Last year was one of the seven warmest years on record, despite the cooling effects of the natural ‘La Niña’ weather pattern, according to UN experts.
The World Meteorological Organisation (WMO) said a series of global datasets showed 2021 was the seventh year in a row where the temperature has been more than 1°C above pre-industrial levels.
An assessment collating the six datasets, including one compiled by the Met Office and the University of East Anglia (UEA), reveals that 2021 was around 1.1°C warmer than the 1850-1900 average.
This was despite the presence in 2020-2022 of La Niña events, a large-scale cooling of the ocean surface temperatures in parts of the Pacific Ocean and changes in tropical atmospheric circulation, which temporarily cool global temperatures.
The Met Office and UEA’s dataset puts 2021 as the joint sixth-warmest year on record, while other datasets put it between the fifth and seventh warmest, with small differences between the different analyses.
The WMO said global warming and other climate impacts were expected to continue due to heat-trapping greenhouse gases in the atmosphere which have continued to rise to new record highs.
Professor Petteri Taalas, WMO secretary-general, said: “Back-to-back La Niña events mean that 2021 warming was relatively less pronounced compared to recent years. Even so, 2021 was still warmer than previous years influenced by La Niña.
“The overall long-term warming as a result of greenhouse gas increases is now far larger than the year-to-year variability in global average temperatures caused by naturally occurring climate drivers.”
He added that 2021 would be remembered for record-shattering temperatures in Canada, deadly flooding in Asia and Europe and drought in parts of Africa and South America: “Climate change impacts and weather-related hazards had life-changing and devastating impacts on communities on every single continent.”
The warmest seven years on record have all occurred since 2015, with 2016, 2019 and 2020 the hottest three.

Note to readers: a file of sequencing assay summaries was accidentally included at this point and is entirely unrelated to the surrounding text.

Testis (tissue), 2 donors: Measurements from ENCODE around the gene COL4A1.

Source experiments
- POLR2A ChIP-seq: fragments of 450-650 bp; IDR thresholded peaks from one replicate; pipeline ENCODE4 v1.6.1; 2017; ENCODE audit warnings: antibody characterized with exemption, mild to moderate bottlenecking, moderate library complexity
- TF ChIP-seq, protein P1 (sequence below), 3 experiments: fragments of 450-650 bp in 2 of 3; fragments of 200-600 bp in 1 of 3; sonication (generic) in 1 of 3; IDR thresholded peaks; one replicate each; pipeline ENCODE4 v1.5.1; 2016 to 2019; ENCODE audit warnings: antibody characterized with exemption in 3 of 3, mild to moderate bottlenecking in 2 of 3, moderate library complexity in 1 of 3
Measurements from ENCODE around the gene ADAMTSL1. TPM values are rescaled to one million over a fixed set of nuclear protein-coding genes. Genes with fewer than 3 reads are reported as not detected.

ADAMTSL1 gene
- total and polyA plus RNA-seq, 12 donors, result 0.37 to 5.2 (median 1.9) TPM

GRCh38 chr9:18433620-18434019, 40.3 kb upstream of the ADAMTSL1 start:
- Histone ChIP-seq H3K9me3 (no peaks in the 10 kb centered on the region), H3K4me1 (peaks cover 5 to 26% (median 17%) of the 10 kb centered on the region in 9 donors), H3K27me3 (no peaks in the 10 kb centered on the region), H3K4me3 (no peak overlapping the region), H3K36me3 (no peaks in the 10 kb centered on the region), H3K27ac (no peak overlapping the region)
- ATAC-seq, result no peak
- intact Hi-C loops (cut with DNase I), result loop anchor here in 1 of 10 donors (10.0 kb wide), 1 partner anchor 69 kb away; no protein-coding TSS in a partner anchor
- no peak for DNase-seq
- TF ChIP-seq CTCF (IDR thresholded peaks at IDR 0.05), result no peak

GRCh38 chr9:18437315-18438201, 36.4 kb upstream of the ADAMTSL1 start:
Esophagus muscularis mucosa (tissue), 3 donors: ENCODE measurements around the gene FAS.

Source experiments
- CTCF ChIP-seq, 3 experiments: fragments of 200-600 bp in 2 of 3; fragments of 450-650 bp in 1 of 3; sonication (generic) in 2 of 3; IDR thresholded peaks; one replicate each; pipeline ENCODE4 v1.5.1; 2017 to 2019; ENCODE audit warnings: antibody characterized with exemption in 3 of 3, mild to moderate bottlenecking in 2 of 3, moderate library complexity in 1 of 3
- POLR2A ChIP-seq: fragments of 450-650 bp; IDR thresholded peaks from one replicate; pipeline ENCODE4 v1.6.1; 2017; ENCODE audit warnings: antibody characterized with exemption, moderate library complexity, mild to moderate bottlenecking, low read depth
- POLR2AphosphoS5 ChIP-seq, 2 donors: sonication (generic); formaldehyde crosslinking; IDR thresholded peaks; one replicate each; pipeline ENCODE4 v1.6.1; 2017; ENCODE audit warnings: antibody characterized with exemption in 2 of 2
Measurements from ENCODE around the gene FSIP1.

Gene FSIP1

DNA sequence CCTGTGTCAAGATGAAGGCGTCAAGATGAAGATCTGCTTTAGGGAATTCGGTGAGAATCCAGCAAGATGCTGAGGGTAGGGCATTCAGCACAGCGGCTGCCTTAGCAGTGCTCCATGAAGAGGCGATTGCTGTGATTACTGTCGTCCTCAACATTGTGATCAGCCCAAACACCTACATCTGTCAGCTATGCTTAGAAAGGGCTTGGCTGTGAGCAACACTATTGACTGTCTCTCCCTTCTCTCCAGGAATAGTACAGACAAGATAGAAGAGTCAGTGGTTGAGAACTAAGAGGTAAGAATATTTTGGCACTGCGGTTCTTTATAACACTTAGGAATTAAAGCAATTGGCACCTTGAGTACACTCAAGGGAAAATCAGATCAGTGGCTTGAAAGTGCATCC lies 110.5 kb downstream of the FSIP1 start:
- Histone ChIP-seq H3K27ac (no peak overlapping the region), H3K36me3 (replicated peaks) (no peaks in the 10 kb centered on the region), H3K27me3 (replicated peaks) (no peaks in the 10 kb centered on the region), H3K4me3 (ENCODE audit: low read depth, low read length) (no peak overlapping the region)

An exceptionally strong El Niño pattern, which has the reverse effect of a La Niña by pushing global temperatures up, occurred in late 2015 and continued into early 2016, helping propel the year into the hottest spot.
Dr Colin Morice of the Met Office said: “2021 is one of the warmest years on record, continuing a series of measurements of a world that is warming under the effects of greenhouse gas emissions. This extends a streak of notably warm years from 2015 to 2021 – the warmest seven years in over 170 years of measurements.”
Professor Tim Osborn of the University of East Anglia added: “Each year tends to be a little below or a little above the underlying long-term global warming. Global temperature data analysed by the Met Office and UEA’s Climatic Research Unit show 2021 was a little below, while 2020 had been a little above, the underlying warming trend.
“All years, including 2021, are consistent with long-standing predictions of warming due to human activities.”
Countries have agreed to take action to try to limit global warming to 1.5°C above pre-industrial levels to avoid the worst impacts of climate change, including more extreme floods, storms, heatwaves and damage to crops.
While nations meeting at the COP26 UN climate summit in Glasgow reaffirmed their commitment to striving to meet the 1.5°C limit, scientists have warned that much greater, faster cuts are needed in fossil fuel emissions and other pollutants that drive rising temperatures.
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